One response that might be made is that, while it is the case that I do not technically exist as I thought I did (as a mind-independent entity), I still exist (as a fictional mind-dependant entity). So, I still exist, just not in the way that I thought I did. This would allow us to keep the general truth that whenever there is some thinking there has to be a thinker (it would just be the Evil Demon himself who is actually doing the thinking), but it does seem to do violence to clearness and distinctness as a criterion of self-evident necessary truths.

Does anyone know if this kind of objection is ever dealt with by Descartes or any of his objectors/commentators?

Meta-metaethics and the NJRPA

I am getting ready to go to Jersey tomorrow to present Language, Thought, Logic, and Existence at the NJRPA which should be fun. If you haven’t listened to the virtual version why not check it out. It will almost be like being there!

 I am also working on comments for next weeks Yale/Uconn Graduate conference in Connecticut.  I will be commentating on a paper by Jeff Sebo (NYU) called ‘Two Normative Arguments for Metaethical Constructivism’ I will be arguing that Jeff has not given a normative argument for a metaethical conclusion. So I wanted to take this opportunity to jot down some thoughts about Meta-metaethics. What exactly is the point of metaethics and how is it different from normative ethics?

Metaethics is primarily concerned with questions about the meaning of ethical terms like ‘good,’ ‘evil,’ ‘ought,’ ‘obligation,’ and ‘right,’ and the possibility of the justification of normative moral judgments like ‘suicide bombing is morally wrong,’ ‘Uday Hussein was an evil man,’ or ‘Humans ought not to eat meat’. Now, though we are concerned with the possibility of the justification of these normative judgments, we are not concerned with giving a theory that would tell us, or purport to, whether these judgments are actually correct. Metaethical inquiry is concerned only with the nature of the kind of answer that can be given, not the actual answers that are given.

So, for instance, Plato’s answer that there are eternal, perfect, and unchanging Forms of Justice and Courage tells us how a normative judgment could be true. It does not tell us which ones are. His account amounts to the claim the moral judgments are beliefs that are true or false in so far as they capture reality as it is in the Eternal Realm of the Forms, just like normal predicates work on his view. Telling us what objects do participate in these Forms is the job of normative ethics. In Plato’s case the normative theory takes the form of a virtue ethics based on his analogy between the parts of the soul and the parts of a city. While Plato’s normative theory has fallen out of favor, his metaethical theory remains quite popular, but I shall not dwell on this here. My point is that the proper task of metaethics lies in giving a general theory about the nature of moral judgments and the semantics of moral words that would explain how realism could be true, or is false, or whatever.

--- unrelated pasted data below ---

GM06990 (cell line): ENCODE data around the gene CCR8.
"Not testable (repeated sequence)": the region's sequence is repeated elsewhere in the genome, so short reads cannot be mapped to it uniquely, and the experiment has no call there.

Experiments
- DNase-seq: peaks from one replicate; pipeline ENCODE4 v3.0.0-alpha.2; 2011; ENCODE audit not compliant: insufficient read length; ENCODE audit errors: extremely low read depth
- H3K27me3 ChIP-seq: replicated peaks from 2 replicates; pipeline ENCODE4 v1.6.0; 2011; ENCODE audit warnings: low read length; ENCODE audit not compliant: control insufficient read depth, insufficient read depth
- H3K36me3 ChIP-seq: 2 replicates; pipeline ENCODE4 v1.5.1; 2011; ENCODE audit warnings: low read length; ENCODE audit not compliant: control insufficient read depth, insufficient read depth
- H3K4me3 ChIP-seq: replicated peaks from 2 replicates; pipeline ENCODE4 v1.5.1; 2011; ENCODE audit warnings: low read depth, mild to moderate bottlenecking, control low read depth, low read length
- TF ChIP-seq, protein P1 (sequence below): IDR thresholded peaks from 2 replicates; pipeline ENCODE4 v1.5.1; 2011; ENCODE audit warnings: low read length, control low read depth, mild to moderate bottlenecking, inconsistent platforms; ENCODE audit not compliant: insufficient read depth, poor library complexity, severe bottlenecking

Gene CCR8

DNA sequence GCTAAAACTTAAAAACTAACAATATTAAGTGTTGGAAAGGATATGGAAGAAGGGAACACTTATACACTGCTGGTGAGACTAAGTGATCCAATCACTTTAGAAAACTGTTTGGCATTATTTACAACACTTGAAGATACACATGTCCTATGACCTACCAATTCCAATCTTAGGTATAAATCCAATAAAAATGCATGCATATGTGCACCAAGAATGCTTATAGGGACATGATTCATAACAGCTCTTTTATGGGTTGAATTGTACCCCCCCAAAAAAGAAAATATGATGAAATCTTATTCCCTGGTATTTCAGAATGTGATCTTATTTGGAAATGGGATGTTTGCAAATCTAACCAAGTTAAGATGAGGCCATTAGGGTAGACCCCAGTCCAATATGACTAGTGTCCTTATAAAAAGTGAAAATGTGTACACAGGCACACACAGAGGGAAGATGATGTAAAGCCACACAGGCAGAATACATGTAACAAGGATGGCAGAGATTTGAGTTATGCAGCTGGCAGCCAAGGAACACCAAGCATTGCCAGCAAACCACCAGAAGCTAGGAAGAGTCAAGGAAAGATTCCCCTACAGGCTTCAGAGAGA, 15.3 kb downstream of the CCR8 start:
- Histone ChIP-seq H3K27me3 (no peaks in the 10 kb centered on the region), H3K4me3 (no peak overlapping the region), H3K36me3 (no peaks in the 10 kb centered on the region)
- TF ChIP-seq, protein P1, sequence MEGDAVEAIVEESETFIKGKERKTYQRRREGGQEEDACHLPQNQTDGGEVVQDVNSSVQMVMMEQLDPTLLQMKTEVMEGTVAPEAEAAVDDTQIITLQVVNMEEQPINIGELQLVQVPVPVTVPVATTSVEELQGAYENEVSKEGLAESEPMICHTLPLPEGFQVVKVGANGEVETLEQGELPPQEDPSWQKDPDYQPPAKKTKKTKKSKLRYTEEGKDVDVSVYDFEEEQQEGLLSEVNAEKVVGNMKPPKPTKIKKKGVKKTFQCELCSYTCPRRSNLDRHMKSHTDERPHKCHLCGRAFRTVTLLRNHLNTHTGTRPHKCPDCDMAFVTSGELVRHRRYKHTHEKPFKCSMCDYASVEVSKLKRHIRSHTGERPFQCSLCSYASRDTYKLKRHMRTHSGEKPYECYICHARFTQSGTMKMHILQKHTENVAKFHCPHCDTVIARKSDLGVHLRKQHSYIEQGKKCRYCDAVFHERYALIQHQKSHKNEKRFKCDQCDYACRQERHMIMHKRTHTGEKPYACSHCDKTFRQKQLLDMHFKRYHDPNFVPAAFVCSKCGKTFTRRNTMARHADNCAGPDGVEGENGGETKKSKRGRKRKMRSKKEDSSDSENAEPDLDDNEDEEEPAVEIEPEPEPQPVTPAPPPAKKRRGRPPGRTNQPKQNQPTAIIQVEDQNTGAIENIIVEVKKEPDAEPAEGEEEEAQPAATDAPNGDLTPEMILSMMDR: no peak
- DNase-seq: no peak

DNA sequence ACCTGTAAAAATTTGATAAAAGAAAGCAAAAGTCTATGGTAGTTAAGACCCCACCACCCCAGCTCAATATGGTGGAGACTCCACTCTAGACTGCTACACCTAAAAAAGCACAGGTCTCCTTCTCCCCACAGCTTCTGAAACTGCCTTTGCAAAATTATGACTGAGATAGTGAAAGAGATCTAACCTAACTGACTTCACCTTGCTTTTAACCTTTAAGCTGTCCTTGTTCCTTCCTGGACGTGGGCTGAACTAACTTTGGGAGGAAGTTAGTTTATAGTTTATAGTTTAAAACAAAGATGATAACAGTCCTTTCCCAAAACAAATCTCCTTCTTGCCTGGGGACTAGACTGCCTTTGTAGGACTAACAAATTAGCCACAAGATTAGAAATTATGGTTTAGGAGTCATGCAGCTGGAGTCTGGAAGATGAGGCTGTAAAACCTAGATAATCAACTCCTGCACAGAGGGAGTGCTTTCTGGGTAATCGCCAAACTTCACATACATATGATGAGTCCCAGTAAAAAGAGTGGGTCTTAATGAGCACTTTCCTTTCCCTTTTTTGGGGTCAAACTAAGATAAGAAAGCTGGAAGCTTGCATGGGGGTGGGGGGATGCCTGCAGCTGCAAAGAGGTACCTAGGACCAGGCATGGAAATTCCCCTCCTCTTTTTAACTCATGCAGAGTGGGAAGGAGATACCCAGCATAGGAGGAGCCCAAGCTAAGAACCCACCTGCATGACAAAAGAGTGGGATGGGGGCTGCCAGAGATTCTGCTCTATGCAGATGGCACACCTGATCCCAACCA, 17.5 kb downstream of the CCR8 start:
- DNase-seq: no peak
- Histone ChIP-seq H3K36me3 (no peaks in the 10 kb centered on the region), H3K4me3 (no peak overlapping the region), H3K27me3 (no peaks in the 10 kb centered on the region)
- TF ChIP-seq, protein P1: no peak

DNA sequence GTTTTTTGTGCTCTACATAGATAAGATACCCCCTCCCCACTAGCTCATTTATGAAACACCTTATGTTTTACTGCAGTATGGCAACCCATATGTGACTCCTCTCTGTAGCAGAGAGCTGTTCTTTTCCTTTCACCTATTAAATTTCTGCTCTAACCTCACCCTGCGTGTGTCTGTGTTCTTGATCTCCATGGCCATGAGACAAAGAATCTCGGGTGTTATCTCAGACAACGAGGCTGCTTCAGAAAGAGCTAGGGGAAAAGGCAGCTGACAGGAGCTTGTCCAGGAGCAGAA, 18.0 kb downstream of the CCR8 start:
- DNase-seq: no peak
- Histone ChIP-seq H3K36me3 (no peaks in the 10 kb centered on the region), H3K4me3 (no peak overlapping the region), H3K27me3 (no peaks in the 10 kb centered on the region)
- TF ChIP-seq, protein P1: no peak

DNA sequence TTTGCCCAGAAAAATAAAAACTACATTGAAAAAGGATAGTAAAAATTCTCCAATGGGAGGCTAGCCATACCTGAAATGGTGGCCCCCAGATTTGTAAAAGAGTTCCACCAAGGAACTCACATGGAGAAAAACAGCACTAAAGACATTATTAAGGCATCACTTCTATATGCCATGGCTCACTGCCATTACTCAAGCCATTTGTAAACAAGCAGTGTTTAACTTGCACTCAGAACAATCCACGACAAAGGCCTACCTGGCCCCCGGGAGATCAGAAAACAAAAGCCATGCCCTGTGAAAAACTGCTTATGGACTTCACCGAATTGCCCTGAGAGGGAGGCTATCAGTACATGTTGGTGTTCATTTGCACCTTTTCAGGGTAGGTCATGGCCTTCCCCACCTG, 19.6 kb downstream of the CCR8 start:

Given this account it may then seem that to add constructivism to the fray should be no problem. The constructivist thinks that there are moral properties, just like the Platonist, except that the moral properties are thought of as constructed by us rather than found out there in the world. This certainly seems to be the way that most constructivists take, and the one that Sebo takes in his paper. He characterizes constructivism as a hybrid metaethical and normative theory, whereas non-constructivism is a purely metaethical view that makes no normative claims or predictions.  So Sebo takes a metaethical theory to be the conjunction of a semantical claim, a metaphysical claim and an epistemological claim. A purely metaethical theory would only deal with these questions and since constructivism deals with these questions it is a distinctive metaethical theory, albeit one that makes a specific normative claim. This normative claim is that we should only do something if we have a reason to do it and we only have a reason to do something if we in fact value it. The constructivist thinks that trhe moral facts arise due to a distinctively human act of valueing. They are not ‘out there’ independantly of human beings. His argument is then that it is a mistake to think that finding out whether the normative claim is true or not has no bearing on metaethical disputes.

But when we actually look at what he says, this isn’t the case. His argument actually turns out to be an appeal to naturalism and intuitions about which theory is better to accept. He develops an analogy with the debate between evolution and intelligent design. The evolutionary theory makes all kinds of actual predictions whereas intelligent desing is neutral. If we then independantly verify the predictions that evolution makes then we should take this as evidence that evolutionary theory is true which is inconsistent with the theory of intellilgent design (we are here taking evolutionary theory to be the theory that life arouse due to random/chance physical events).

 He then goes on to argue as follows. Imagine that we find out that the normative claim that the constructivist makes is somehow shown to be true, that is imagine that we find out that we should only act a certain way if we have some subjective reason for acting that way. Then what we have is two theories, each of which can account for this fact, but one of which is committed to strange properties, or whatever, so the success of the normative story is indirect evidence for constructivism. But the problem with this argument is that it does not really rely on the normative claim that the constructivist makes, as that can be accepted by the non-constructivist. Besides which, the only other option is not Platonism. It may turn out to be the case that the moral properties are natural properties. So the normative argument fails. As it should. Metaethical theories are completely neutral as between normative theory.